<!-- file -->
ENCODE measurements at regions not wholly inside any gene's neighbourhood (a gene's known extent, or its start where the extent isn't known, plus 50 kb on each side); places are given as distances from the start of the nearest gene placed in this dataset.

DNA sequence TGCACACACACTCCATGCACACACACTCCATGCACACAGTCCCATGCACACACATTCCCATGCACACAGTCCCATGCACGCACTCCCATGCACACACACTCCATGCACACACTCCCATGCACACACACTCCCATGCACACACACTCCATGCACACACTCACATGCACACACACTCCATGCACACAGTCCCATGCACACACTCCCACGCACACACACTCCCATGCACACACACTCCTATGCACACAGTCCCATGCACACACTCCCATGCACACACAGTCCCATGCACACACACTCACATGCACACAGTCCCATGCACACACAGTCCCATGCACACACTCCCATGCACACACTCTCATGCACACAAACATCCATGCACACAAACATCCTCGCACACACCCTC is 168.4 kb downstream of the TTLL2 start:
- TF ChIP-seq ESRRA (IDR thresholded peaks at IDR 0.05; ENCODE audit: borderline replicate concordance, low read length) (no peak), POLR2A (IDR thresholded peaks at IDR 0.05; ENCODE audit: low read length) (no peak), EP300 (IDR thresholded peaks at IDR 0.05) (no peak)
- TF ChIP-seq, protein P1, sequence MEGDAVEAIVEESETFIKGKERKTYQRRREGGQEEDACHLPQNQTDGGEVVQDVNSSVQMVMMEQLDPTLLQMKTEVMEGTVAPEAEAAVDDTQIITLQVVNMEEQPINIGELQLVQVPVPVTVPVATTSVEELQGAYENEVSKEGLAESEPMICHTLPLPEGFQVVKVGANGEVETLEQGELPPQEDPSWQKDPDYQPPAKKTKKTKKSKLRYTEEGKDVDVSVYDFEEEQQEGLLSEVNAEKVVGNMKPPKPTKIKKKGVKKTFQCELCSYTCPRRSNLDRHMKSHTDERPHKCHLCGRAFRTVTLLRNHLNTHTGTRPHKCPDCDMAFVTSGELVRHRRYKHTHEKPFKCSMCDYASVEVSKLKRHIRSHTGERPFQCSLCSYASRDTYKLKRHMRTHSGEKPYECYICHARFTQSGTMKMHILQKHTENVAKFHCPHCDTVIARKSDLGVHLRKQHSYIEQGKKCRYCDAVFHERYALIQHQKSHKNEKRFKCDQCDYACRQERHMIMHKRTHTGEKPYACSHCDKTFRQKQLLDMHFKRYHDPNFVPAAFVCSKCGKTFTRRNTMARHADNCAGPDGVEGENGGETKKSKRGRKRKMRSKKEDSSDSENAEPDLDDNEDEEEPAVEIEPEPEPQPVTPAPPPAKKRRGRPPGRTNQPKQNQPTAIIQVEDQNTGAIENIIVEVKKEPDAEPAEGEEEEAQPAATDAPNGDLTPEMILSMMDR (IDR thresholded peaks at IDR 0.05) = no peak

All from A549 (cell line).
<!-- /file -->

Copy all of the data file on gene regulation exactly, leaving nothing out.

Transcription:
ENCODE measurements at regions not wholly inside any gene's neighbourhood (a gene's known extent, or its start where the extent isn't known, plus 50 kb on each side); places are given as distances from the start of the nearest gene placed in this dataset.

DNA sequence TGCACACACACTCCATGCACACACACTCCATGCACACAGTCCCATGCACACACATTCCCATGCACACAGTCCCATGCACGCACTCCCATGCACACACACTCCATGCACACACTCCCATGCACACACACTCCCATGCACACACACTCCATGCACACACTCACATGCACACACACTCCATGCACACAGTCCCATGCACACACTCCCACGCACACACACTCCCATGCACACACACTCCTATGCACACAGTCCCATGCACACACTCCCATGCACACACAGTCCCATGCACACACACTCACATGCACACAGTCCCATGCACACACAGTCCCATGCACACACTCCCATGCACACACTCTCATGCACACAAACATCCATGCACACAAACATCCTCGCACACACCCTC is 168.4 kb downstream of the TTLL2 start:
- TF ChIP-seq ESRRA (IDR thresholded peaks at IDR 0.05; ENCODE audit: borderline replicate concordance, low read length) (no peak), POLR2A (IDR thresholded peaks at IDR 0.05; ENCODE audit: low read length) (no peak), EP300 (IDR thresholded peaks at IDR 0.05) (no peak)
- TF ChIP-seq, protein P1, sequence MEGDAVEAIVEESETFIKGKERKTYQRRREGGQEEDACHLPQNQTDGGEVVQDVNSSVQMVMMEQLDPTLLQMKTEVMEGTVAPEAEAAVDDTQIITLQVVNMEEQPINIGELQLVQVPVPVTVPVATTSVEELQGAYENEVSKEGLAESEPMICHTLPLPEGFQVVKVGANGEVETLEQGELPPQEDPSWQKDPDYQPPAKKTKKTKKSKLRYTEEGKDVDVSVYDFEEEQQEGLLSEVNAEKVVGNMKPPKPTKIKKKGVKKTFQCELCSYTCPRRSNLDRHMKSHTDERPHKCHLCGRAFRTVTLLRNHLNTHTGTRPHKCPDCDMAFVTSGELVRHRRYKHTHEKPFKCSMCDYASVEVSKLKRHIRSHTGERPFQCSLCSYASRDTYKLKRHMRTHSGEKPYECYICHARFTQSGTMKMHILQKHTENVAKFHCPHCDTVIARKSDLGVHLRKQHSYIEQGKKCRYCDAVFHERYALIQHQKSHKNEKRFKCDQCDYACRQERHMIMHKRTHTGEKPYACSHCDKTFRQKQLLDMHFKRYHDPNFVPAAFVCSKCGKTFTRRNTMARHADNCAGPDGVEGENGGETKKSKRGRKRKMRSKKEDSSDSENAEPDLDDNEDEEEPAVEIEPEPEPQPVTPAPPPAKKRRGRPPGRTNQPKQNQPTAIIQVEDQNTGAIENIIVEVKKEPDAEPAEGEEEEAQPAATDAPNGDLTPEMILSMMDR (IDR thresholded peaks at IDR 0.05) = no peak

All from A549 (cell line).